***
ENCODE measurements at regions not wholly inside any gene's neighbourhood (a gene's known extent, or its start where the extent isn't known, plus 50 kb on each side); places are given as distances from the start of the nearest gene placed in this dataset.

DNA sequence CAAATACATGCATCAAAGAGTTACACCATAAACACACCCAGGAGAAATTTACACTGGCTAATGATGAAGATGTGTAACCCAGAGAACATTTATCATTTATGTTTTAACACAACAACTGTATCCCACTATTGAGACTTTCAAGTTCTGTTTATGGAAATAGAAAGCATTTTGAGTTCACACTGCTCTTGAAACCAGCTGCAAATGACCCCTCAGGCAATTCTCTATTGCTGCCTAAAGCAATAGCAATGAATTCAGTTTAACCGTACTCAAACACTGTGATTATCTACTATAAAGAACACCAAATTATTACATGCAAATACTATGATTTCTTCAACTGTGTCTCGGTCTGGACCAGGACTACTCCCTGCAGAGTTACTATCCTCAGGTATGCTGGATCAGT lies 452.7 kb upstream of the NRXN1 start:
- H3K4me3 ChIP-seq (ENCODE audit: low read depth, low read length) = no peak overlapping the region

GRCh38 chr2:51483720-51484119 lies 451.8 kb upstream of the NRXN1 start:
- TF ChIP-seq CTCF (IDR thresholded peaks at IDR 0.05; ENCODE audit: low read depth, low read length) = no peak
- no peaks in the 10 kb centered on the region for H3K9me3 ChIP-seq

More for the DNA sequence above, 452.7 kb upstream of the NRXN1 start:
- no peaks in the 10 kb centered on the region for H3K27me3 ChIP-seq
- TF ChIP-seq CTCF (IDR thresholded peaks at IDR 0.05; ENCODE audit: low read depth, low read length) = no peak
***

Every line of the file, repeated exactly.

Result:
ENCODE measurements at regions not wholly inside any gene's neighbourhood (a gene's known extent, or its start where the extent isn't known, plus 50 kb on each side); places are given as distances from the start of the nearest gene placed in this dataset.

DNA sequence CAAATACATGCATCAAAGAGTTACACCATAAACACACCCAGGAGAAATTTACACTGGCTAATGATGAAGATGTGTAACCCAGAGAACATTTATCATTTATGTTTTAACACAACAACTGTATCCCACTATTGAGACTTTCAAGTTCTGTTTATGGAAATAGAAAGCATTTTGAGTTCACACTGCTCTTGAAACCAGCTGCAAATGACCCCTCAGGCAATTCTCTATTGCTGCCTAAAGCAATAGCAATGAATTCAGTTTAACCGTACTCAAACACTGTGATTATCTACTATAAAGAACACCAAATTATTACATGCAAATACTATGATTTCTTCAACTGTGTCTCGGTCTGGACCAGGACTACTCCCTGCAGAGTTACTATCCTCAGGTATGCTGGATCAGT lies 452.7 kb upstream of the NRXN1 start:
- H3K4me3 ChIP-seq (ENCODE audit: low read depth, low read length) = no peak overlapping the region

GRCh38 chr2:51483720-51484119 lies 451.8 kb upstream of the NRXN1 start:
- TF ChIP-seq CTCF (IDR thresholded peaks at IDR 0.05; ENCODE audit: low read depth, low read length) = no peak
- no peaks in the 10 kb centered on the region for H3K9me3 ChIP-seq

More for the DNA sequence above, 452.7 kb upstream of the NRXN1 start:
- no peaks in the 10 kb centered on the region for H3K27me3 ChIP-seq
- TF ChIP-seq CTCF (IDR thresholded peaks at IDR 0.05; ENCODE audit: low read depth, low read length) = no peak